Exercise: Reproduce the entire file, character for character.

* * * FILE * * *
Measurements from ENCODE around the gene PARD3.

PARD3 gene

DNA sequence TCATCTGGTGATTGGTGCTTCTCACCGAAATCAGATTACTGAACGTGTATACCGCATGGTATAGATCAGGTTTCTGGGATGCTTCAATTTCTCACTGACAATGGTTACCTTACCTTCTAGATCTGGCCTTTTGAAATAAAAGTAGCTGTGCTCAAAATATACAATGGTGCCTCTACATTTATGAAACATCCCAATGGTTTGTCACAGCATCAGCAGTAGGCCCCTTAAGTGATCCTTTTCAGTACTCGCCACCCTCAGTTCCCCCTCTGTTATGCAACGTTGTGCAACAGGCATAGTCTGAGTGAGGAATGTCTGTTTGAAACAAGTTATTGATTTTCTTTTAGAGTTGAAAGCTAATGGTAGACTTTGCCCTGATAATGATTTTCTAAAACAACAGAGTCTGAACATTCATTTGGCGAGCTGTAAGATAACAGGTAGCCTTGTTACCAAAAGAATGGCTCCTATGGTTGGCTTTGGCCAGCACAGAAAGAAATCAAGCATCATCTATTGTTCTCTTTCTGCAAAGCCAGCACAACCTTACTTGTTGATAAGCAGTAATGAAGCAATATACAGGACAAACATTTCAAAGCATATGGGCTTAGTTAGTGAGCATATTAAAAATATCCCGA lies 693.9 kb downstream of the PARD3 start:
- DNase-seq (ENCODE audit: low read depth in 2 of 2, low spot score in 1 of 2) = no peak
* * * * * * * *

Measurements from ENCODE around the gene PARD3.

PARD3 gene

DNA sequence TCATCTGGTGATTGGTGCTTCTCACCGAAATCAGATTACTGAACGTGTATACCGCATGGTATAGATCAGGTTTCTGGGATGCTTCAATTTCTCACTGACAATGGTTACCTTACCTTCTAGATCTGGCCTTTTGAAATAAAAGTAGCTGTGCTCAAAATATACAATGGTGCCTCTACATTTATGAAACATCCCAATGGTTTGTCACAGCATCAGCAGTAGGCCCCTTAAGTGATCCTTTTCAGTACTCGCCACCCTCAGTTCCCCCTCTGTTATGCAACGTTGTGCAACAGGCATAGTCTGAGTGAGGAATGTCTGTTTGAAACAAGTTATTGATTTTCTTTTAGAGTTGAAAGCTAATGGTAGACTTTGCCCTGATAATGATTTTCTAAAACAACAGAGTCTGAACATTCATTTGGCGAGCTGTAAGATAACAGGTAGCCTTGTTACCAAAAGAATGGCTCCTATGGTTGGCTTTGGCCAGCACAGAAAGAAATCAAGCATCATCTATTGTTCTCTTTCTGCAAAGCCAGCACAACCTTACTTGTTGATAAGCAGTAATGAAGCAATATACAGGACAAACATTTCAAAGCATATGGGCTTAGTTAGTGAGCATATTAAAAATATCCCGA lies 693.9 kb downstream of the PARD3 start:
- DNase-seq (ENCODE audit: low read depth in 2 of 2, low spot score in 1 of 2) = no peak